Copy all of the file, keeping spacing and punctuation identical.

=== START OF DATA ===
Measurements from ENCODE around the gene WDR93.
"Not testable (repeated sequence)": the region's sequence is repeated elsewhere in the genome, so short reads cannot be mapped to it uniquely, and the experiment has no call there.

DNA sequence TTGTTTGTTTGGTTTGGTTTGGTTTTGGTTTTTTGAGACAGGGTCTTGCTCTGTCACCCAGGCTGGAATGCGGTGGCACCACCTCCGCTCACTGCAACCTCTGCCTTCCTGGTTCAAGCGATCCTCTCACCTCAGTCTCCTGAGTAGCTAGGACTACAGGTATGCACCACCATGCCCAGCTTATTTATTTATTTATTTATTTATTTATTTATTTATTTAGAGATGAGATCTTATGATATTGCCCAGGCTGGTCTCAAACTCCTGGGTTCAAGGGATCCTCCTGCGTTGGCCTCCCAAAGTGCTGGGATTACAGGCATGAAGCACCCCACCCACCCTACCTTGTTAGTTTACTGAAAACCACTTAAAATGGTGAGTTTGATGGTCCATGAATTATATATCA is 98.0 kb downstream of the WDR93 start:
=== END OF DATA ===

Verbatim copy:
Measurements from ENCODE around the gene WDR93.
"Not testable (repeated sequence)": the region's sequence is repeated elsewhere in the genome, so short reads cannot be mapped to it uniquely, and the experiment has no call there.

DNA sequence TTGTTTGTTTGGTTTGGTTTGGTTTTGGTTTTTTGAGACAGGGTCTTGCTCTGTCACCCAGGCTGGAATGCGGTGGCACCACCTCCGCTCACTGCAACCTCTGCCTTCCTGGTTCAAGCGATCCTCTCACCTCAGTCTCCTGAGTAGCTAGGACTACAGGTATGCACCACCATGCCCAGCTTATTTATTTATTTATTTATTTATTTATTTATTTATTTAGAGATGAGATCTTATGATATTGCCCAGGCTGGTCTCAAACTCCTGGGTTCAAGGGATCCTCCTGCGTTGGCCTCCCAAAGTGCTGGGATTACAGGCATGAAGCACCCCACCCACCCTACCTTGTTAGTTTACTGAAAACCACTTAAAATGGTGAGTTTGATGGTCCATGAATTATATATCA is 98.0 kb downstream of the WDR93 start: